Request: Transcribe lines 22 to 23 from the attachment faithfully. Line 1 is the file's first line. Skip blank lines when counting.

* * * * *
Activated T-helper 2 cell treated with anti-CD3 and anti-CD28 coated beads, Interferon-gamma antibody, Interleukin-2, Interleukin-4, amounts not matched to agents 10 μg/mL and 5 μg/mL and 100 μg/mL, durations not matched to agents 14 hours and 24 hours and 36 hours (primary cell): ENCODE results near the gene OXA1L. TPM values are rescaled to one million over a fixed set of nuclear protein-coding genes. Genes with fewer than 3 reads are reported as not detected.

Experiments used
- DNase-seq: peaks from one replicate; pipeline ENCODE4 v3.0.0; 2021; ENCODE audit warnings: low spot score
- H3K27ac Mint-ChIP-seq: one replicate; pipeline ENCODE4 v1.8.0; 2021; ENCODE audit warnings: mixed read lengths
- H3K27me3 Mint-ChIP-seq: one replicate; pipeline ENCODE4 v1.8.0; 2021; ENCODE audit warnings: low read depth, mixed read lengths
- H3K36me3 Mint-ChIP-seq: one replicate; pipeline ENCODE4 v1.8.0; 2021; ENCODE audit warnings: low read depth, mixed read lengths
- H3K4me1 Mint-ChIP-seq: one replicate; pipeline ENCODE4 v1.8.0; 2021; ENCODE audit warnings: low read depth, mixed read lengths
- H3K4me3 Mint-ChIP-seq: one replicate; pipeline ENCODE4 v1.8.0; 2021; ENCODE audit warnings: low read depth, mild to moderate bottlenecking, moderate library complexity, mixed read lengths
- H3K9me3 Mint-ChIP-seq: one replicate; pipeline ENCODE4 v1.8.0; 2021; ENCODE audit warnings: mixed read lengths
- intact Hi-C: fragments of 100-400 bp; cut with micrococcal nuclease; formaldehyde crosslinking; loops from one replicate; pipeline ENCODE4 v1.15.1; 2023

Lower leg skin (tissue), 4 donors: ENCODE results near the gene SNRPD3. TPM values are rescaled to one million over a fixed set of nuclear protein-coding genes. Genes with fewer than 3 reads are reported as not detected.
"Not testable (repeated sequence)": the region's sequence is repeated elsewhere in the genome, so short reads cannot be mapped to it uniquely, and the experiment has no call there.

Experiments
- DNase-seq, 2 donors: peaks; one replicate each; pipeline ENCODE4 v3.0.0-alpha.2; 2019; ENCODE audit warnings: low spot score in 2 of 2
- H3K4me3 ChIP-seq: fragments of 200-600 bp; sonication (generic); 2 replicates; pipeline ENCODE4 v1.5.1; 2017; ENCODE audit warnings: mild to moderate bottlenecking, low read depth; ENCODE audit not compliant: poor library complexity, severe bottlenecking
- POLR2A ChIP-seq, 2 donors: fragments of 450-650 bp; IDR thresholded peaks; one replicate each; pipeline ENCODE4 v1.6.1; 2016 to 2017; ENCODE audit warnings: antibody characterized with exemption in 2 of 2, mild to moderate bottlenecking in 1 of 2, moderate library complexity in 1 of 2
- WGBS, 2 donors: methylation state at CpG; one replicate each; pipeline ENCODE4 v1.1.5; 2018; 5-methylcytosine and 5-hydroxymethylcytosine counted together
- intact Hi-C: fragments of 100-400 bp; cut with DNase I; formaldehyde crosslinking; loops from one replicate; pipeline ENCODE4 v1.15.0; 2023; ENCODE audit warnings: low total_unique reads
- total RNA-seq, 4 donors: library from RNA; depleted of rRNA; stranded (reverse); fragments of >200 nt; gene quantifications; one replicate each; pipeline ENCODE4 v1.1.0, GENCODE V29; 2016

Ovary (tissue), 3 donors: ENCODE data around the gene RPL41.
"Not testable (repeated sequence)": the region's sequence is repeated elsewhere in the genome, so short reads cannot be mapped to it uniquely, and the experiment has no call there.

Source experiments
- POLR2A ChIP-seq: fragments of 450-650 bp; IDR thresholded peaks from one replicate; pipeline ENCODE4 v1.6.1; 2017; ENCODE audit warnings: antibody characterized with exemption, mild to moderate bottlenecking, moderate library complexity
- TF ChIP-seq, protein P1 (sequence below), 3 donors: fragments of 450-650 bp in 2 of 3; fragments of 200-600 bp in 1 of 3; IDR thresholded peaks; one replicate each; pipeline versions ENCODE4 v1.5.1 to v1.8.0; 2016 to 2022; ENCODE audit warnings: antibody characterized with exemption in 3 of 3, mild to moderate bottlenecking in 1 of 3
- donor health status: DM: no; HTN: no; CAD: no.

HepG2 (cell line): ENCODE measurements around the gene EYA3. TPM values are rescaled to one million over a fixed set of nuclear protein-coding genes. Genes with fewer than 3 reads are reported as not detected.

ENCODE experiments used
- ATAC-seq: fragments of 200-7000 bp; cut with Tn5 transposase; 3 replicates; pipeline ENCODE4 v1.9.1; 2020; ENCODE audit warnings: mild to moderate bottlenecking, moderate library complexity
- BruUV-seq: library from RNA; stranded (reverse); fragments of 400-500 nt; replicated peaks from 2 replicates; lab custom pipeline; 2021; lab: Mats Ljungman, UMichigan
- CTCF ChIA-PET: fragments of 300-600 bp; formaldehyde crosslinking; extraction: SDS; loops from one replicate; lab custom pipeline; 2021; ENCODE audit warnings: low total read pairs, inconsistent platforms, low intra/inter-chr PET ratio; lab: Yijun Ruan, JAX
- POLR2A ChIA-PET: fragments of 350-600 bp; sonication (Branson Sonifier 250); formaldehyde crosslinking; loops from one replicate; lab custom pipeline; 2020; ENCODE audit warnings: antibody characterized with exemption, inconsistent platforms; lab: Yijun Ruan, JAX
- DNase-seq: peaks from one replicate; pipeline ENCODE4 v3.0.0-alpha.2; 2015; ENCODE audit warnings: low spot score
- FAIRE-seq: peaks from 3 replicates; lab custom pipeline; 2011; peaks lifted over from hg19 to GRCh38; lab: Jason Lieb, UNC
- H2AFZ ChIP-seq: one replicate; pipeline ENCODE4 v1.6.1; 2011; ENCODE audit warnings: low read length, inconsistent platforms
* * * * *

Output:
Source experiments
- POLR2A ChIP-seq: fragments of 450-650 bp; IDR thresholded peaks from one replicate; pipeline ENCODE4 v1.6.1; 2017; ENCODE audit warnings: antibody characterized with exemption, mild to moderate bottlenecking, moderate library complexity